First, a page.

On Saturday we traveled to Pasadena to see the Norton Simon Museum of Art and we found one of the most extensive exhibitions of Impressionist Paintings, including Pre and Post Impressionist, in the entire West Coast. I think that the only exhibition on a par to this one would be at the Phillips Museum or the Smithsonian in DC.
There were rooms and rooms of everyone from Corot to Kadinsky. There was a special room just for the pastels of Edgar Degas. I think the only disappointing thing about this museum was the Cafe where they only had boxed salads and sandwiches. However, this was more than offset by the price of entry which was only $18 for the both of us as compared to the LA Museum which would have been $25 each.
There were numerous paintings of artists like Edouard Manet, Gustave Courbet, and Jean-Baptiste Camille Corot who was considered a forebear of those works by Monet, Renoir, Sisley, and Pissarro. These artists would not be considered true impressionists since they did not complete their paintings plein air but made studies and then completed the final painting in the studio such as Corot's "Thatched Cottage In Normandy".
Of the Early Impressionists, Camille Pissarro was considered the earliest and has been called the Father of Impressionism, since he was the first to complete the painting en plein air. He was also the only Impressionist to be in all eight impressionist exhibitions and encouraged and often supported the younger artists. In his painting "Landscape With A Flock Of Sheep", you can clearly see two sheep in the front of the sheep mass, but if you look closely, the mass of sheep is only color, no sheep at all. There was no varnish put on this painting so that the fluttering brushstrokes and luminosity of pigment would allow the subtleties of tones to create the scene.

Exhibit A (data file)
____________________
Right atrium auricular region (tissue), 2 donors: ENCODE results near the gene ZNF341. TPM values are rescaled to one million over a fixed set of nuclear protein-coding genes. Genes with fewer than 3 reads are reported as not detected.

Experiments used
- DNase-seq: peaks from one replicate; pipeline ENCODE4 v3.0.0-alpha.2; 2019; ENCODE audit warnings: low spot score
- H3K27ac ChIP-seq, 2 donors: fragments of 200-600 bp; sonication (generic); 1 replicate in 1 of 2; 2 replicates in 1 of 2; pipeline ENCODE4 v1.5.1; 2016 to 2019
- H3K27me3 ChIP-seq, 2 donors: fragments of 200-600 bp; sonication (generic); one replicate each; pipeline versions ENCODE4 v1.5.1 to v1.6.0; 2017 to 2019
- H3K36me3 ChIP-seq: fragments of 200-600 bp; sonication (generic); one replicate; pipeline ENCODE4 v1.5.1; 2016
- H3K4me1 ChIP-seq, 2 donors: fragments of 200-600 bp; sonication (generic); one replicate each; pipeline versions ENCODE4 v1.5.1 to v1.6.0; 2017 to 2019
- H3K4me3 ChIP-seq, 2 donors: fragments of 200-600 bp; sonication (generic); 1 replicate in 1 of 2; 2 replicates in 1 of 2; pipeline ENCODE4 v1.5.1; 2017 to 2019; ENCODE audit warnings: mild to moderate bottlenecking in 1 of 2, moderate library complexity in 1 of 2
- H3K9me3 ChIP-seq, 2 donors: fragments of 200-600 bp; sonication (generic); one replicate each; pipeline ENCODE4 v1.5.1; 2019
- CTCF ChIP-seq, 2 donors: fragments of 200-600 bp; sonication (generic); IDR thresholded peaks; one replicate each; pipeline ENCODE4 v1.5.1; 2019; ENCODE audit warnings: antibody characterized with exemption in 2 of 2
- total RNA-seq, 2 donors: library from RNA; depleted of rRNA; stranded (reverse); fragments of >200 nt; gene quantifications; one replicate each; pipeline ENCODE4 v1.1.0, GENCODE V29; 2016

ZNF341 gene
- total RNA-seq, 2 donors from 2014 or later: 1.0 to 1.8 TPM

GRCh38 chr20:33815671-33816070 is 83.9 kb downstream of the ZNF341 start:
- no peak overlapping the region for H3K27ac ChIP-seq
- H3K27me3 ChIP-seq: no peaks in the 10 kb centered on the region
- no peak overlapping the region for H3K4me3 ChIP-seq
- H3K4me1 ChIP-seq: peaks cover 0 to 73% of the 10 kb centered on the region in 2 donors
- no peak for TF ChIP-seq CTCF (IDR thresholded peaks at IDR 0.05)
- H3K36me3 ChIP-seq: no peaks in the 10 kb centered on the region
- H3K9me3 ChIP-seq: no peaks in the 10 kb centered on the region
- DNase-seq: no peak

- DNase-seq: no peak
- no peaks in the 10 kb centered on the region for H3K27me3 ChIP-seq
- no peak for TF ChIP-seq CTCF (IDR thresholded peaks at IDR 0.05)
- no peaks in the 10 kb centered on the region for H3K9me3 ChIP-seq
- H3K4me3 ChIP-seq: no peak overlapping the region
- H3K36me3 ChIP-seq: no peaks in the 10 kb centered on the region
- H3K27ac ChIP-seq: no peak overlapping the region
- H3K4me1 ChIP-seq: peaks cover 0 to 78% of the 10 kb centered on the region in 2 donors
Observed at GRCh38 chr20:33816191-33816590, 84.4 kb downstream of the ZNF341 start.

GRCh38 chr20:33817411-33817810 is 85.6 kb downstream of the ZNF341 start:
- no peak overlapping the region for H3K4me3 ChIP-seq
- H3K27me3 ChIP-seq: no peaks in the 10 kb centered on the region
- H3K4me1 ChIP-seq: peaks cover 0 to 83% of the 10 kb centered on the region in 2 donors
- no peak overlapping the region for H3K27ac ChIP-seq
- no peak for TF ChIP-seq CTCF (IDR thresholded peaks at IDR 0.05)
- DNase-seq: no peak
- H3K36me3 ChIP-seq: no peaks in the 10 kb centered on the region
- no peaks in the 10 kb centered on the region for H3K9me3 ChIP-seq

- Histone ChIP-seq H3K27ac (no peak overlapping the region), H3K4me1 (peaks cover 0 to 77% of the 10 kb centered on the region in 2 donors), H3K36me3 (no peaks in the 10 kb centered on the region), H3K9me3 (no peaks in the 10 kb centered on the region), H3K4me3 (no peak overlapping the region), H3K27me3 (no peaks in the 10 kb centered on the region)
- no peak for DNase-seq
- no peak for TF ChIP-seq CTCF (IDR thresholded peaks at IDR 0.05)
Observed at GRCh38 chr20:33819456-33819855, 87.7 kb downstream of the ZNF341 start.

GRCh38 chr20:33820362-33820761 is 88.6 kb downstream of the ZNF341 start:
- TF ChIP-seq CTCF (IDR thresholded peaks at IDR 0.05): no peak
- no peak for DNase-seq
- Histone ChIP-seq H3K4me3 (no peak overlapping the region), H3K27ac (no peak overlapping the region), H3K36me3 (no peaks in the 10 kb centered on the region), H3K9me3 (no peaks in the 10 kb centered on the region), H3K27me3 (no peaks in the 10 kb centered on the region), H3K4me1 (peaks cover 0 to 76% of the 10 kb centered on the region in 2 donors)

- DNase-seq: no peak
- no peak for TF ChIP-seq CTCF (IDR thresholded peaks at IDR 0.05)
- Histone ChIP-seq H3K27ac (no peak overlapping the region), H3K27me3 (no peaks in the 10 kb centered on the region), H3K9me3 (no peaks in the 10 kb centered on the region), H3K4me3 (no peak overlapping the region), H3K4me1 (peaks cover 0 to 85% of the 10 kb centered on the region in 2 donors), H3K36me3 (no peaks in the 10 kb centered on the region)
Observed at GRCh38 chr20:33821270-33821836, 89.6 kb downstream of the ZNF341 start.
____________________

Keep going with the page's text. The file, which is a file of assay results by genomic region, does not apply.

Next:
There were numerous examples of Van Gogh's paintings, including some that were earlier, darker works completed while living in the Netherlands with his parents, which he had to do when he was age 30 and had run out of money. This painting is just titled "Still Life".
When he returned to France, Van Gogh painted a portrait of his mother from a black and white photograph creating harmony using a monochromatic green. In spite of the unusual portrait color, her character and good nature show through.
There was also Van Gogh's painting of a "Portrait Of A Peasant" in which you see the pulsating prismatic colors for which he is known at the end of his life. This color and the brushstrokes give expression and intensity to the character.
And a close up of the eyes.
By the very end of his life, and after his suicide attempt, Van Gogh was living in the asylum although he continued to paint. This painting "The Mulberry Tree" was purchased by Camille Pissarro when Van Gogh died 8 months later.
As we continued along through the rooms, we saw a number of paintings by the Nabis (Hebrew for prophet) which was a group of painters including Maurice Denis and Pierre Bonnard but started by Paul Serusier. His work "Still Life With Apples And Violets" recalls the pyramidal structure of Cezanne's paintings of the time, and the warm and cold tones laid down in flat tints are similar to the works of Emile Bernard and Paul Gauguin.
Although there were paintings by Renoir, Monet, Signac, Vuillard, and others.... one of the paintings that I liked the most was by Gustave Courbet entitled "Marine". Courbet was very famous in the mid 1800's for his realistic paintings but he then turned to landscape where he tried to match the physical quality of
the paint to the physical quality of the scene. Here in this painting, he has dragged and scraped the paint in various ways to create the sky, sea, and sand.
A close up of the sand.